Links to Literacy


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A Position Statement of the International Literacy Association

"The 21st century has brought with it a tremendous evolution in how adolescents engage with text. As adolescents prepare to become productive citizens, they must be able to comprehend and construct information using print and non-print materials in fixed and virtual platforms across disciplines. The International Reading Association (IRA) offers this updated position statement as a guide for supporting adolescents’ ongoing literacy development."

~ILA Position Statement

Adolescents continue to need general comprehension and study strategies that can be used across a broad range of texts in all disciplines. Here's a list of strategies to incorporate in your classrooms:

• Activating their prior knowledge of the topic and text

• Predicting and questioning themselves about what they read

• Making connections to their lives and other texts and to their expanding worlds

• Summarizing key ideas

• Synthesizing information from various sources

• Identifying, understanding, and remembering key vocabulary

• Attending to text cues and features to recognize how a text is organized, then using that text organization as a tool for learning

• Organizing information in notes, graphs and charts, or other representations of key ideas

• Searching the Internet and other resources for related information

• Monitoring and judging their own understanding

• Evaluating authors’ ideas and perspectives

Interested in reading more? Check it out: Position Statement of the International Literacy Association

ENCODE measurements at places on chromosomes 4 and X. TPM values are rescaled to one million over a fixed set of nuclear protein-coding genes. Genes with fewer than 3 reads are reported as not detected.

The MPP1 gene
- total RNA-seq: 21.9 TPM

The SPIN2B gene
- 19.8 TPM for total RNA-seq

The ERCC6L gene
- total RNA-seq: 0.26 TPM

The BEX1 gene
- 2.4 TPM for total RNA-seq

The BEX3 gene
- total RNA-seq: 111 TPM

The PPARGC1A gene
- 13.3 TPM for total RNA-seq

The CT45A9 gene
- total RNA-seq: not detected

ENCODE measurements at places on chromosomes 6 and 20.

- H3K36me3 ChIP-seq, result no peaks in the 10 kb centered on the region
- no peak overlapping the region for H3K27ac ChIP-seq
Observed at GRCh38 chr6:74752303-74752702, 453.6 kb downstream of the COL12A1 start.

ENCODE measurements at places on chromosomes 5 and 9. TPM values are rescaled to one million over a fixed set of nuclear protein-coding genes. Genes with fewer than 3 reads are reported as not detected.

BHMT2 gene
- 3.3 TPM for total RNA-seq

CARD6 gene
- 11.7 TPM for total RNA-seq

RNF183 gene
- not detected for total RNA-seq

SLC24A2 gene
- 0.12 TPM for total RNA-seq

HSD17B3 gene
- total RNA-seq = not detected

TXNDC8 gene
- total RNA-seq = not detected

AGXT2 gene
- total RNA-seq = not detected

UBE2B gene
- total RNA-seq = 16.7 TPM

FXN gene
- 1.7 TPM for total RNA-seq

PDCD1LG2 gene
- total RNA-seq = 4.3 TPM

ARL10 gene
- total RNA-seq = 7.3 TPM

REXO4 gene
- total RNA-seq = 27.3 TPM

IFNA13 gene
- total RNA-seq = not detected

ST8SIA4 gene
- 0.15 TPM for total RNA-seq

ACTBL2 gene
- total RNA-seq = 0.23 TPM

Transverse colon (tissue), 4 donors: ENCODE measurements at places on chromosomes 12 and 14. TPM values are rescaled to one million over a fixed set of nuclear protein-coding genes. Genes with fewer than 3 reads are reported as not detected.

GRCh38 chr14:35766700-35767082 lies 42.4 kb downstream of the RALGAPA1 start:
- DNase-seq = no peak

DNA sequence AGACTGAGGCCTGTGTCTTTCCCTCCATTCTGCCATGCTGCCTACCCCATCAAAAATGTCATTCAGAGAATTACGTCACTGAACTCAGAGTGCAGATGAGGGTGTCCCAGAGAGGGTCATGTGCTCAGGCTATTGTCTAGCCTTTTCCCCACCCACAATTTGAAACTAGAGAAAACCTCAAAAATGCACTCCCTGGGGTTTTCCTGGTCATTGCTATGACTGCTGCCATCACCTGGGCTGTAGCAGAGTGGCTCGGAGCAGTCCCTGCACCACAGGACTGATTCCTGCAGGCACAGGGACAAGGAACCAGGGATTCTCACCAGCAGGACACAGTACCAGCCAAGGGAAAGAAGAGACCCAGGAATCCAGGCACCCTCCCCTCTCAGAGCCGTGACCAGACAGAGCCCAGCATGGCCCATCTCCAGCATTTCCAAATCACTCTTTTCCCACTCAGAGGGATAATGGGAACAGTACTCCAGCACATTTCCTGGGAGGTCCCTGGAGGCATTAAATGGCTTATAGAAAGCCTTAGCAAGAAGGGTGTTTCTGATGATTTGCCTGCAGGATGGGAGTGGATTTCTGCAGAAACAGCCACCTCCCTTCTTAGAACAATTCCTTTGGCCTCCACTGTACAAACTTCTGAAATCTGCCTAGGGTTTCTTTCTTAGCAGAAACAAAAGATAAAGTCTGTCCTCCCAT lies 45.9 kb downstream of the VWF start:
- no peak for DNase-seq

Part three of the February PD discussed the importance of writing in all content areas. The discussion boards are full of ideas to try and evidence that HSSD teachers take writing instruction seriously in all areas. Here is what your colleagues are saying:

  • "If educators work together to support our students in all academic areas, their demonstration of knowledge through writing will be purposeful."

  • "What I’ve found over the years is that students need instruction to be very explicit, which demands lots of modeling. I find this especially important in the note-taking and 'explain your thinking' questions we practice in math. With repeated practice, students begin to understand there’s a structure and purpose in note-taking in all subject areas and begin to realize that it's a useful too."

  • "We can collaboratively ensure that writing is valued, promoted, and celebrated in each content area by modeling literacy for our students. As a PE teacher at the elementary and high school level we try to maximize the time our students are active so our promotion takes place outside of class through challenges and projects to enrich their learning."

Again, your professionalism was noted by administrators. They appreciated your responses in the course along with your ongoing participation on the discussion boards. If you would like to continue to dialogue with colleagues, the course discussions are still active.